This month we add another bot to the MSRT family list – Win32/Cycbot. Cycbot was discovered in August 2010 and has quickly become prevalent.
It seems that Cycbot’s creators called it “Gbot”, as it used this name as an identifier in the reports it would send back to its controllers. Recent variants of the malware have stopped using this identifier, possibly in an attempt to make detection more difficult, but the functionality hasn’t changed much. All of Cycbot’s communications are done using HTTP, including the retrieval of backdoor commands. As a backdoor, it’s functionality is limited to capabilities like updating itself and downloading and running other malware; we’ve seen it download Rogue:Win32/FakePAV in the past. Its main purpose, however, is more subtle.
Cycbot sets itself up as an HTTP proxy for any machine it affects. It does this by listening on a TCP port such as 54141 (this number varies), and then changing the browser’s proxy settings to point to this port on the local host. It can do this for Internet Explorer, Firefox and Opera.
By acting as proxy, Cycbot can intercept all HTTP traffic to and from the browser, which enables it to direct your browser wherever it wants. For example, it will take a search term you enter into your search engine and pass it to what is effectively an imitation search site – a site that directs you to anywhere that will pay them money for the referral. At best, this will lead to an advertisement that is unrelated to what you were searching for; however, often it leads to more malware. Right now, several of the “search” results that Cycbot loads attempt to install malware, including one page that looks quite familiar.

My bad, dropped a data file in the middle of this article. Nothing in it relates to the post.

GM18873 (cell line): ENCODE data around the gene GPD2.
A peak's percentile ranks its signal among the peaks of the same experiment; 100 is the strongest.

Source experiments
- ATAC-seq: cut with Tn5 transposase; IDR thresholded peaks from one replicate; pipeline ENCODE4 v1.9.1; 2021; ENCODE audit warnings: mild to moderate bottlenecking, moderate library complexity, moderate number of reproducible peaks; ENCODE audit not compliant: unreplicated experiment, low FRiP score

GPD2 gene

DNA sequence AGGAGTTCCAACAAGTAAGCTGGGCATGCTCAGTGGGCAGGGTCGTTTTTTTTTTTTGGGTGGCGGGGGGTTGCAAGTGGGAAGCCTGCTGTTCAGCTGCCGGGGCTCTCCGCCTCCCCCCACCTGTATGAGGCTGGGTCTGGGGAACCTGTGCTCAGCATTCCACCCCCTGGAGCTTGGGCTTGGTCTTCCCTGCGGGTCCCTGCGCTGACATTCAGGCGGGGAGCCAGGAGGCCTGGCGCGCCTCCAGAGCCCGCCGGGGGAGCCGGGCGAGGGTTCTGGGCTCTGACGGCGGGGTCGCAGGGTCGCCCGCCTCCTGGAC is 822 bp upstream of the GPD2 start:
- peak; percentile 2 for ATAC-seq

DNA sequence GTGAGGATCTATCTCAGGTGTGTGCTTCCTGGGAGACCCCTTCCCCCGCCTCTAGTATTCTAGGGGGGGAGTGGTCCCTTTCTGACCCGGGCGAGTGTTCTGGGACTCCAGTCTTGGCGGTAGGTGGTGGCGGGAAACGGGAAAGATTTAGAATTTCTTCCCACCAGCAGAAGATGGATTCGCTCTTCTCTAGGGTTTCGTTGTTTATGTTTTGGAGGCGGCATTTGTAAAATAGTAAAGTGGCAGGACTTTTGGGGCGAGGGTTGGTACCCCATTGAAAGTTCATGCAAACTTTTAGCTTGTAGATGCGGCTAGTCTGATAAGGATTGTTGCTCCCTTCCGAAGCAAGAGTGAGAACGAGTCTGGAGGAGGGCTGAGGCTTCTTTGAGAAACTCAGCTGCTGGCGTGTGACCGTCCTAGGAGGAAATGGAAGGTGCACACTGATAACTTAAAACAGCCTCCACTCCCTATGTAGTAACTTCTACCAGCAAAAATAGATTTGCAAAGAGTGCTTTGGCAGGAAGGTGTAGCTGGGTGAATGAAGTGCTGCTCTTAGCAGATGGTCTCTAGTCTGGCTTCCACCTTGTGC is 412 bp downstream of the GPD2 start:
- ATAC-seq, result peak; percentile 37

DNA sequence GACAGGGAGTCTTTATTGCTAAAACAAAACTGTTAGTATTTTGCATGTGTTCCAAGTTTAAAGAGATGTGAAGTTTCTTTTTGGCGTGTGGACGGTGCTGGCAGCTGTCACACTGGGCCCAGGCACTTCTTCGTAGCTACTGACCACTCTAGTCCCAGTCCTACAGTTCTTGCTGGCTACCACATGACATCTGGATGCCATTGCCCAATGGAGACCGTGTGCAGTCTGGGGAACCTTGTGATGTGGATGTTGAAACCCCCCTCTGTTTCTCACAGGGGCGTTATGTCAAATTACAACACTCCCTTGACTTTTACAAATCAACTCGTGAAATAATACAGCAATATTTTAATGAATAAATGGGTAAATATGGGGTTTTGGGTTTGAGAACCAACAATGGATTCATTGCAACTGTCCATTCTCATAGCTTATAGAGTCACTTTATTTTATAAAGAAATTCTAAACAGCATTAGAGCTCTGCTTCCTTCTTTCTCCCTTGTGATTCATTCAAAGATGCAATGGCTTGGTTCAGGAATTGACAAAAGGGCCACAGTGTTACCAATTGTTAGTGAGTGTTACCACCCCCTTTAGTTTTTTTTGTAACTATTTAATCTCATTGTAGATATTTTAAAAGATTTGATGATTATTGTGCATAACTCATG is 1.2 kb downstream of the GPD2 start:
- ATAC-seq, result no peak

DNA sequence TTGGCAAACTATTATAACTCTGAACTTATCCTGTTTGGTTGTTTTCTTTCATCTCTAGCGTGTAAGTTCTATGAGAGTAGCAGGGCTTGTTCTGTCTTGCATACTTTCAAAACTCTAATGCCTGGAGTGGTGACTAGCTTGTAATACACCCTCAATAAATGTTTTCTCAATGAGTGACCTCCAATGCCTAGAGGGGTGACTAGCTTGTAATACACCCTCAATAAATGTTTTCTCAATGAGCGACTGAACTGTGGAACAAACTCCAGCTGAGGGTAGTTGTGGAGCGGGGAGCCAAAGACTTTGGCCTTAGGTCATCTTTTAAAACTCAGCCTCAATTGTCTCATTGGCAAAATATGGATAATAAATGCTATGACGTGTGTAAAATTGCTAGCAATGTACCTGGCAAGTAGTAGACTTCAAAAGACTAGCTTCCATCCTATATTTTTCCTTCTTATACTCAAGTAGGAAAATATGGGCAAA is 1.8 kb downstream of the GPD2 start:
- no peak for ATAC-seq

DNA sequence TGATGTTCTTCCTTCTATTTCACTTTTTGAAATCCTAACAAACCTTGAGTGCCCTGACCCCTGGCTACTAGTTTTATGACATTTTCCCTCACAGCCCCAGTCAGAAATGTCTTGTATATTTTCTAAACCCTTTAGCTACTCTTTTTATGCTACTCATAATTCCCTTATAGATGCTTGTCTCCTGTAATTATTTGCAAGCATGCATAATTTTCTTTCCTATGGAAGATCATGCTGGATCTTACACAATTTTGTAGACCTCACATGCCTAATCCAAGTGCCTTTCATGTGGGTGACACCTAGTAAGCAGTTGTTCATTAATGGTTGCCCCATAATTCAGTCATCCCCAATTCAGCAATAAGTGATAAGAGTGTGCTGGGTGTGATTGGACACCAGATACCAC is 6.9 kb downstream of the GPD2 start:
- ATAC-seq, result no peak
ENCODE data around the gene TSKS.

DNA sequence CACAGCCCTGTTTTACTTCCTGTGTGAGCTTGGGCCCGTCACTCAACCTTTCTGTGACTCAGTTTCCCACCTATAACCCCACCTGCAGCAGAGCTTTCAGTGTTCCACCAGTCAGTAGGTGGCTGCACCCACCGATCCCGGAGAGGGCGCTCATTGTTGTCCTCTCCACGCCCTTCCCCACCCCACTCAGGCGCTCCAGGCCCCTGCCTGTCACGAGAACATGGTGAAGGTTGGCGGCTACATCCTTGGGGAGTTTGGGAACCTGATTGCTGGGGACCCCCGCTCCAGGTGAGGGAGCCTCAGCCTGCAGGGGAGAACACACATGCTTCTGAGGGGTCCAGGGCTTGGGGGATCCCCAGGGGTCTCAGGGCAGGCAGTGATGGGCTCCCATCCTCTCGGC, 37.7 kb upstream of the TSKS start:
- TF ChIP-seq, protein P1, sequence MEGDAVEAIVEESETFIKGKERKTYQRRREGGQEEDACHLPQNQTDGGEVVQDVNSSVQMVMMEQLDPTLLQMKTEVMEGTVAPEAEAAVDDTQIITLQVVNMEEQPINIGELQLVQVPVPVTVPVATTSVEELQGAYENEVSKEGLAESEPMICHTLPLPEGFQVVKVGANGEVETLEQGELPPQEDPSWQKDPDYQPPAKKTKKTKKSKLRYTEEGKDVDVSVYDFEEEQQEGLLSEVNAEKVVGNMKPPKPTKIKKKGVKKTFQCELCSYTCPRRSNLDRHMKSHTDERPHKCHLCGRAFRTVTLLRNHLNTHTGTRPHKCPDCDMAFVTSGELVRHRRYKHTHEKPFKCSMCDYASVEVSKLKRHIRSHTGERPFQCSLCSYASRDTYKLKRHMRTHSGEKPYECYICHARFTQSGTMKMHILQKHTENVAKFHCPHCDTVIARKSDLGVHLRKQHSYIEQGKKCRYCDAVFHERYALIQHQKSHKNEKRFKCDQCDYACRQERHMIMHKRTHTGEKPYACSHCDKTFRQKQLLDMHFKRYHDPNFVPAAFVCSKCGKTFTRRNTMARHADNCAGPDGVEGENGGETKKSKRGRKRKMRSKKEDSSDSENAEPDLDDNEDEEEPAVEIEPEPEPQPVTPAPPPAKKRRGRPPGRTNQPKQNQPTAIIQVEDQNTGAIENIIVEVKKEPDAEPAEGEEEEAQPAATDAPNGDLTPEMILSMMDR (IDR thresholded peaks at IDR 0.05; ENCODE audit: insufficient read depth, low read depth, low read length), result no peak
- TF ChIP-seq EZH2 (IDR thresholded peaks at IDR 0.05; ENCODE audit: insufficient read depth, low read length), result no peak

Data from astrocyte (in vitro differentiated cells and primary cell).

Spending as much time as I do looking at rogues, I am all too familiar with this kind of sham. This one is currently pushing Rogue:Win32/Winwebsec.
Cycbot is a type of “intermediate” malware – a means to an end, in many ways reminiscent of Win32/Renos. Controlling the browser can provide its creators with diverse ways of exploiting an affected user, while causing the user various kinds of pain.
— Hamish O’Dea